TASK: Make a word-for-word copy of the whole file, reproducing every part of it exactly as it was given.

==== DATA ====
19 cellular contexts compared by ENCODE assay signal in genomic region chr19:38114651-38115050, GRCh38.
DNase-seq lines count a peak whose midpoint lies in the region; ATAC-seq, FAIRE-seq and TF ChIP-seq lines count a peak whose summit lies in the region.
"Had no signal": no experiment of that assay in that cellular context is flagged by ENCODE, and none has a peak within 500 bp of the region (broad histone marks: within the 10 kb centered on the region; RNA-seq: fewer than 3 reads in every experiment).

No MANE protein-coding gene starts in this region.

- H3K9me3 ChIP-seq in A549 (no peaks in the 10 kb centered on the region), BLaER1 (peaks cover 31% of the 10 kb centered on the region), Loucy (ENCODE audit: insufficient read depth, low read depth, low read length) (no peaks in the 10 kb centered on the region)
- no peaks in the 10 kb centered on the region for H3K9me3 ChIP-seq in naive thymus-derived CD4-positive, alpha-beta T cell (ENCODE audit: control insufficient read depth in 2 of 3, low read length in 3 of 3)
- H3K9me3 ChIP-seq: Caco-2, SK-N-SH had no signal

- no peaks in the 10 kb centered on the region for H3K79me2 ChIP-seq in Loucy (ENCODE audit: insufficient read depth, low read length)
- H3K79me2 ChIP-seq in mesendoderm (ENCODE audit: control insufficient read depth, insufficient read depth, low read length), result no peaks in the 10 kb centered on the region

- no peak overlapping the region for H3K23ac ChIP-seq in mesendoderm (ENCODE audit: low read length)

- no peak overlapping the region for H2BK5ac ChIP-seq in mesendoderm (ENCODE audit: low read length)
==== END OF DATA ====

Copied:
19 cellular contexts compared by ENCODE assay signal in genomic region chr19:38114651-38115050, GRCh38.
DNase-seq lines count a peak whose midpoint lies in the region; ATAC-seq, FAIRE-seq and TF ChIP-seq lines count a peak whose summit lies in the region.
"Had no signal": no experiment of that assay in that cellular context is flagged by ENCODE, and none has a peak within 500 bp of the region (broad histone marks: within the 10 kb centered on the region; RNA-seq: fewer than 3 reads in every experiment).

No MANE protein-coding gene starts in this region.

- H3K9me3 ChIP-seq in A549 (no peaks in the 10 kb centered on the region), BLaER1 (peaks cover 31% of the 10 kb centered on the region), Loucy (ENCODE audit: insufficient read depth, low read depth, low read length) (no peaks in the 10 kb centered on the region)
- no peaks in the 10 kb centered on the region for H3K9me3 ChIP-seq in naive thymus-derived CD4-positive, alpha-beta T cell (ENCODE audit: control insufficient read depth in 2 of 3, low read length in 3 of 3)
- H3K9me3 ChIP-seq: Caco-2, SK-N-SH had no signal

- no peaks in the 10 kb centered on the region for H3K79me2 ChIP-seq in Loucy (ENCODE audit: insufficient read depth, low read length)
- H3K79me2 ChIP-seq in mesendoderm (ENCODE audit: control insufficient read depth, insufficient read depth, low read length), result no peaks in the 10 kb centered on the region

- no peak overlapping the region for H3K23ac ChIP-seq in mesendoderm (ENCODE audit: low read length)

- no peak overlapping the region for H2BK5ac ChIP-seq in mesendoderm (ENCODE audit: low read length)